I called the Alamo Heights Police Department and they dispatched an officer who examined the kitten, drove a few blocks to the station to get a cat carrier, came back and took it to an emergency vet, who saved its life with simple antibiotics. In response to my commendation letter, the chief of police said the cat was being put up for adoption once it recovers and would likely find a good home since it is so sweet and friendly.
I wonder what the moral equivalency is of those two situations. I didn't help the man at 49th and College who was begging for help with a medical condition but who also posed a potential threat to myself and my wife. I did, however, help save the life of a small cat.
I can only hope that my failures will be mitigated by the laws of the universe and the justice meted out by a merciful God "when the seal is broken and the book of life is read," as an old gospel song puts it.
III. Riding the bus in San Antonio.
If there are any of my readers from the 1990s and 2000s still reading NUVO still out there, some of them will remember my uncomfortably personal revelations in print, among them about the relationships I stumbled through as a single professional of the Clinton Era. I met various unstable women and sometimes wrote about my escapades with them. I was a single man in the eyes of the white man's law until May 1, 2013 when the beautiful Katie, my darling Katherine Ariadne, became my lawfully wedded wife at the Bexar County Government Center in San Antonio. We had always considered ourselves married since 2006 anyway, in the eyes of God and ourselves. We'd been calling each other man and wife so long that the ceremony was just a formality.
I am no longer a self-revelatory journalist so my private life is as it should be, private, except to say we are very happy in San Antonio and have delighted in the botanical garden, the symphony, the Riverwalk and all the many joys my new city has to offer.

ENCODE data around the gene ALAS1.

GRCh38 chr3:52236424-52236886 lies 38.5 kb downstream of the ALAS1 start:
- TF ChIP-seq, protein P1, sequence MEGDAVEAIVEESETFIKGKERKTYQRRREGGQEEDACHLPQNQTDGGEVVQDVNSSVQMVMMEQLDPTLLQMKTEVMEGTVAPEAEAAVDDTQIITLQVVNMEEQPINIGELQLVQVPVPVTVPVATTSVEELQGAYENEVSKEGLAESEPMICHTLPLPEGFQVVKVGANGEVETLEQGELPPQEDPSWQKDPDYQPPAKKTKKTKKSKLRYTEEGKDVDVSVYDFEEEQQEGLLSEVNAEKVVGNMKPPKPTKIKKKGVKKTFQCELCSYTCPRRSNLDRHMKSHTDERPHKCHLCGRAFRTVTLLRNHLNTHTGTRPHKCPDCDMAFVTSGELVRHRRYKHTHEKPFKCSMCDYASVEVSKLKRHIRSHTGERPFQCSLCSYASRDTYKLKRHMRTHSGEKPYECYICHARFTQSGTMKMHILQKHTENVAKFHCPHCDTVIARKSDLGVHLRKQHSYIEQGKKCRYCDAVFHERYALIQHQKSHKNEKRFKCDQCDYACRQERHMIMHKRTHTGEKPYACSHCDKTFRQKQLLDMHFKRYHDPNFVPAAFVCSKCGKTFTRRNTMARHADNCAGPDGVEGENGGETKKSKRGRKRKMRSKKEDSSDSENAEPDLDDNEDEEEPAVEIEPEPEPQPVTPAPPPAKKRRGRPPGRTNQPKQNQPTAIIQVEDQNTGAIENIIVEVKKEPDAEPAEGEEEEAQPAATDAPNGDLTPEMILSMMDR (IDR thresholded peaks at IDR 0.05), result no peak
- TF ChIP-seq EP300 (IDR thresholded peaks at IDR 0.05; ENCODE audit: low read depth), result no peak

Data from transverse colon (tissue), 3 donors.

Instead I offer a few anecdotes about life in San Antonio.
When I first got to town, I lived at an Intown Suites hotel in a shady part of town and rode the bus about six miles to work every day. I rode the IndyGo so many times to work at 220 N. Meridian that I have developed a love for the bus and for public transportation in general.
Sometimes I took notes and transcribed conversations I overheard.
I remember a sweet looking woman of about 25 or so on the phone: "Hi mom, I love you. Listen, I have some good news. I talked to legal aid and they think they can work out a plea. You know how much I don't want to go to jail. Tell Dad I'm not going to go to jail. They were trying to tell me I was disrespecting a public servant. It ain't true. I respect the law. I gotta go Mom, I'm on the bus. I love you. I'm not going to jail. I love you."
Another one I wrote down was "We're not in Arkansas anymore," she said to the man sitting next to her. "So you should know better than to talk to me like that. I'm the one with the job now. So don't call me 'bitch.'"
A different time: "I haven't paid taxes in 15 years," he said, grinning, two gaping holes where his front teeth once were, his shoulder-length hair getting in his eyes. "People lie on their taxes and get caught. I just don't pay them so they leave me alone."
Tweet, Feb. 21, 2013: "Lady next to me on bus has big bag of Popeyes chicken and is reading Fifty Shades of Grey. I would call that a #win for Thursday night plans."